Doctors Use the Internet More to Connect With Reflux Patients
Increasingly doctors are using the web to communicate with their patients. Each of the doctors and specialists my kids see has a website with information about the practice, office hours and even the capability to download forms or make an appointment. It used to be that I waited and waited for the doctor to call back but now it might be more about watching the inbox rather than keeping the phone line free. Some doctors even use email to communicate with patients or family members about routine questions and concerns. All of these changes will hopefully increase communication and efficiency for doctors and patients.
Here is an interesting idea-Maybe your child’s doctor is reading this! Now doctors are lurking on social networking sites and online discussion boards like HealthCentral to find out what parents are talking about. This might seem like an alarming thought to you. It makes sense though. Study after study show what we already know: parents and especially moms are accessing the web to find out more about their own health issues and health concerns for family members. For example, HealthCentral gets 12 million new visitors per month! One study showed a marked increase in moms using social media as well as moms going on line with their cell phone. Parents and caretakers go online for information about diseases such as Gastroesophageal Reflux Disease, symptoms and treatments. Another important need is to find support from another parent or patient.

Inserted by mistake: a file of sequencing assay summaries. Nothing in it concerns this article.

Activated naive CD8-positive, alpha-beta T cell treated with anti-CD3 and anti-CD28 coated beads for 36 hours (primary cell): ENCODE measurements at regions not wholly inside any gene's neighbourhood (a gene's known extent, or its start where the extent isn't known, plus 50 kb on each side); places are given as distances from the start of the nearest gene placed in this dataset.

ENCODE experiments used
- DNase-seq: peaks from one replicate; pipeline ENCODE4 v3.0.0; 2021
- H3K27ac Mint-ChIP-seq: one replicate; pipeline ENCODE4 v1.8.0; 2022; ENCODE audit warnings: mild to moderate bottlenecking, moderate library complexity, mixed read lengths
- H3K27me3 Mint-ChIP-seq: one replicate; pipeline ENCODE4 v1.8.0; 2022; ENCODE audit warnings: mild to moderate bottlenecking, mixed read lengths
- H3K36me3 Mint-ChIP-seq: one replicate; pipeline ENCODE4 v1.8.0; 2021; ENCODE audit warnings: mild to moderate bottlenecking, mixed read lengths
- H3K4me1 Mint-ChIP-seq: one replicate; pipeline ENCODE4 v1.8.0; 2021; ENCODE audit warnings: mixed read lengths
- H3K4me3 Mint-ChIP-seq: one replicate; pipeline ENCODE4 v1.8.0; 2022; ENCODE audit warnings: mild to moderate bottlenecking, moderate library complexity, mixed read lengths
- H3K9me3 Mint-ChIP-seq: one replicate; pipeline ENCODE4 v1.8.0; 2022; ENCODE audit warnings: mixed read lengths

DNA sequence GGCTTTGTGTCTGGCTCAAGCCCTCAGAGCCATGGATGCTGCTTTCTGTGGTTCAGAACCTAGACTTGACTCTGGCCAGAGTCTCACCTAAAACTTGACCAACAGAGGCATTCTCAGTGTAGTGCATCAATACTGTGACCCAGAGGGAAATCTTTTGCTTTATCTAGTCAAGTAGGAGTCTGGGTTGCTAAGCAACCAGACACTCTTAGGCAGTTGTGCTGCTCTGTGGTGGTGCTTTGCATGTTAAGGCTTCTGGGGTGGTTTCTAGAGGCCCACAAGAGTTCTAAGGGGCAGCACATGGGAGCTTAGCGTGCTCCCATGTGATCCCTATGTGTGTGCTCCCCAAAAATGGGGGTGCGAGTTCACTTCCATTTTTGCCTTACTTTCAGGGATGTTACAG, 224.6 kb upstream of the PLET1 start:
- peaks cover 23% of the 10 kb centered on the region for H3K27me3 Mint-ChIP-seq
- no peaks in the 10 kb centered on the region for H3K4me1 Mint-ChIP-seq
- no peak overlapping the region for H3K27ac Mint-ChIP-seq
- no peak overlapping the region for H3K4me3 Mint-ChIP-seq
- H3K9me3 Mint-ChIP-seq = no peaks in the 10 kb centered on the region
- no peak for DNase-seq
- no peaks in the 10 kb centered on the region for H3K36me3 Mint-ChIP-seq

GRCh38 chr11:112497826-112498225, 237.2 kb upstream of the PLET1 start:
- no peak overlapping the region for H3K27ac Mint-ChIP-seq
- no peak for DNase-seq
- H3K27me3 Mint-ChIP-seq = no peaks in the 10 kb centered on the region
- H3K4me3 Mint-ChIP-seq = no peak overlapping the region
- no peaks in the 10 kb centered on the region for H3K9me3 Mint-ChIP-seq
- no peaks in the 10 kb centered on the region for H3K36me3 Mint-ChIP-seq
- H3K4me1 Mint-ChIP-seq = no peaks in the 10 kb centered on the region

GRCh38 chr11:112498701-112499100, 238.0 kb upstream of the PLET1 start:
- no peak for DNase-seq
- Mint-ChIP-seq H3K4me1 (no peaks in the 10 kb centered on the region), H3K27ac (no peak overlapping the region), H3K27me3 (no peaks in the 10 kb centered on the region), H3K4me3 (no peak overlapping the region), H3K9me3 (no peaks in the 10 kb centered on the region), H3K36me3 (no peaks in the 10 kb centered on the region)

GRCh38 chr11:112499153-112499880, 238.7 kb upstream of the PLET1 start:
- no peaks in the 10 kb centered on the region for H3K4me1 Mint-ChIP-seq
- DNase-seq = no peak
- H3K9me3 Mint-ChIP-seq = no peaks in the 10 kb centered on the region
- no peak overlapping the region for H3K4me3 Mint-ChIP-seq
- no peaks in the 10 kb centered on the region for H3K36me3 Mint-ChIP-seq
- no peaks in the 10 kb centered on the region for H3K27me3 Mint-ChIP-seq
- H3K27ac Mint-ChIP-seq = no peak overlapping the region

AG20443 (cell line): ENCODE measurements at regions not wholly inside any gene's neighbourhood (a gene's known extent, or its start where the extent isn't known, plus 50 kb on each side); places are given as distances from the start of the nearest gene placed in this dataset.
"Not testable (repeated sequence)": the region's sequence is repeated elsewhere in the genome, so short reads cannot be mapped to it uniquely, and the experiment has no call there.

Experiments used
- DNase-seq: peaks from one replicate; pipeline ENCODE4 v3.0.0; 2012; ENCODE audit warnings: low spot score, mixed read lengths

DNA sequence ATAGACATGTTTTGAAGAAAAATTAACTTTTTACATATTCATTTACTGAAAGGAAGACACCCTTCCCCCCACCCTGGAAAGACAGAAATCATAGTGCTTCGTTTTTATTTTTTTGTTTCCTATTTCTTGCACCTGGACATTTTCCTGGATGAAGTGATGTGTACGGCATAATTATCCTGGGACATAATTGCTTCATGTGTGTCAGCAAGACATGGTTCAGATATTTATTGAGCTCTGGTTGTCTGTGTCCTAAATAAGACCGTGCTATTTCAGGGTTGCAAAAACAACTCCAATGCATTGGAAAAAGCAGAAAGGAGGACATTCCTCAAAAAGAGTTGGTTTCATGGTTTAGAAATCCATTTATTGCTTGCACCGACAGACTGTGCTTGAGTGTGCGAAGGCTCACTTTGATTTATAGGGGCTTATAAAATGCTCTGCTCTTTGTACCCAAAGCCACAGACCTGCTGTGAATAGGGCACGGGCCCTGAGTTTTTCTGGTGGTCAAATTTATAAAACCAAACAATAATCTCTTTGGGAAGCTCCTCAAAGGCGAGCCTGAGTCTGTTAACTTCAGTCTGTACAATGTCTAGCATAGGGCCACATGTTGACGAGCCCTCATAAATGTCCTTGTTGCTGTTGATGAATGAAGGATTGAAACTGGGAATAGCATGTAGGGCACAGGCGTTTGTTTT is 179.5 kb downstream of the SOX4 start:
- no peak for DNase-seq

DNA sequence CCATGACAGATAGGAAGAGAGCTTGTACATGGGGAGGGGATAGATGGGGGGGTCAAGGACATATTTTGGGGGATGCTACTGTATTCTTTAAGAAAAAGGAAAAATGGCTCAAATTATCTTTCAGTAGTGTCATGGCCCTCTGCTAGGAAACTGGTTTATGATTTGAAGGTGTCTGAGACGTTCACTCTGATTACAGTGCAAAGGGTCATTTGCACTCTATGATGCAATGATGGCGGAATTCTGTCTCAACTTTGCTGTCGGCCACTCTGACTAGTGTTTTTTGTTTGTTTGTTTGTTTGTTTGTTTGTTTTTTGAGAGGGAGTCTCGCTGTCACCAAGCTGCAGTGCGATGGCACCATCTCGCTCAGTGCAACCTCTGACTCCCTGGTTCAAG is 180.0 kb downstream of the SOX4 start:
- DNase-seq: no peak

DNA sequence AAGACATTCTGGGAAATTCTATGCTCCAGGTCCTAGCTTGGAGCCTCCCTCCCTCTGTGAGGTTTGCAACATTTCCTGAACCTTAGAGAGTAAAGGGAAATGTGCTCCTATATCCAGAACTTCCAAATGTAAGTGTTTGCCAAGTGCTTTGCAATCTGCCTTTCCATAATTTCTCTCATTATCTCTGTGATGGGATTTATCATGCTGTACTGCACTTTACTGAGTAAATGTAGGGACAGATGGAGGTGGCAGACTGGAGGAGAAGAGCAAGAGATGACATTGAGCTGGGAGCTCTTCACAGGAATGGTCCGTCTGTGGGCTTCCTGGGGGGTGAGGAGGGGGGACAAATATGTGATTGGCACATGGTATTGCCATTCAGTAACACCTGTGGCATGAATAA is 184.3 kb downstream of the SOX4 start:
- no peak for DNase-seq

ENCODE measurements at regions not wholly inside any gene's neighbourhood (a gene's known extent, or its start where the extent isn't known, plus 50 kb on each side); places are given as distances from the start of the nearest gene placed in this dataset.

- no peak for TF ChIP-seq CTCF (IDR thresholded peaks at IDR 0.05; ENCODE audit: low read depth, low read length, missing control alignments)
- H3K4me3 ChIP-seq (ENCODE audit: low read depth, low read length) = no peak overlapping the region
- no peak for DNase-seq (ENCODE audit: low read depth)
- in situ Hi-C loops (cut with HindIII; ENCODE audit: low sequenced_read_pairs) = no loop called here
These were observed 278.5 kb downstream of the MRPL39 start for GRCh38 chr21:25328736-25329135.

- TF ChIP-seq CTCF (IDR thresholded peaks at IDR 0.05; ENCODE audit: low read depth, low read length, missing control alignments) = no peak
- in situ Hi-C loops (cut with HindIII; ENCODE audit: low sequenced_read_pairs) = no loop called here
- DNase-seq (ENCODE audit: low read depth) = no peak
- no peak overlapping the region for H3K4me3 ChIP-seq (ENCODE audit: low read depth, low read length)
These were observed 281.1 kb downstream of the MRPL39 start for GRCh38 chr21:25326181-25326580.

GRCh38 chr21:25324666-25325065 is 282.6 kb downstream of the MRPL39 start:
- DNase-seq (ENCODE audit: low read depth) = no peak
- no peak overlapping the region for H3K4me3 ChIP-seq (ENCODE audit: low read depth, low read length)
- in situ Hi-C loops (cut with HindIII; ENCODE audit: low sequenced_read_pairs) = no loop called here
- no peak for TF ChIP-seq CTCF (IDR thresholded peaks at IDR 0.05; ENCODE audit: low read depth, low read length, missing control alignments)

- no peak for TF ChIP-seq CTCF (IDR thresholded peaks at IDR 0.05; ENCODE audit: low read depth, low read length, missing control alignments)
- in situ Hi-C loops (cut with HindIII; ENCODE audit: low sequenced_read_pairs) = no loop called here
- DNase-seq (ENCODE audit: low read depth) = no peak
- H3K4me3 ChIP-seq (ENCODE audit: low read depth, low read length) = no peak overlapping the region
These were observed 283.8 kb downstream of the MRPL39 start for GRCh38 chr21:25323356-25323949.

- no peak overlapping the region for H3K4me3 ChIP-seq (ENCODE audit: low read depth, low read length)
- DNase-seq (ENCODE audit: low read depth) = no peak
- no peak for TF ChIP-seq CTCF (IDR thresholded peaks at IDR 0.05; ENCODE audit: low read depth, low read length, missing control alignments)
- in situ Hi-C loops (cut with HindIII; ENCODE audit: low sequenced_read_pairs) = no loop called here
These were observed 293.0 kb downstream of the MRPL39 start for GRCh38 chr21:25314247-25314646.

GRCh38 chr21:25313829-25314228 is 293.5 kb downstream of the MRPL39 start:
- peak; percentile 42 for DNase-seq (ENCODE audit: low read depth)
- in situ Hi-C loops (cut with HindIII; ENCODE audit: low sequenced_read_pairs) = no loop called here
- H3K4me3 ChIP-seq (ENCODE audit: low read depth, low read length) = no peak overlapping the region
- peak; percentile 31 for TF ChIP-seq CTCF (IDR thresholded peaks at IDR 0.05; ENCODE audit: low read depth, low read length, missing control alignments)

I am glad doctors are going to where the reflux moms and dads are in cyberspace. I think it will help doctors understand how we are getting information and the sources we used whether it is a discussion board or a disease information site. I hope the time on the web will increase their understanding of our point of view as caretakers. The burden of caretaking can be great when you have a baby with reflux. I have seen so many well written descriptions of symptoms and day to day events that may be very instructive to a doctor in understanding why we often look so worried and fatigued in the office. Doctors in training used to be sent to the home of patients to increase their knowledge of chronic illness outside of the hospital setting. Now a doctor in training can spend an hour on a discussion board and find out exactly what a typical day and long night is like when you have a baby with reflux just from reading a discussion board.
The question is-would you want your child’s doctor to join the discussion or do you prefer to just talk parent to parent?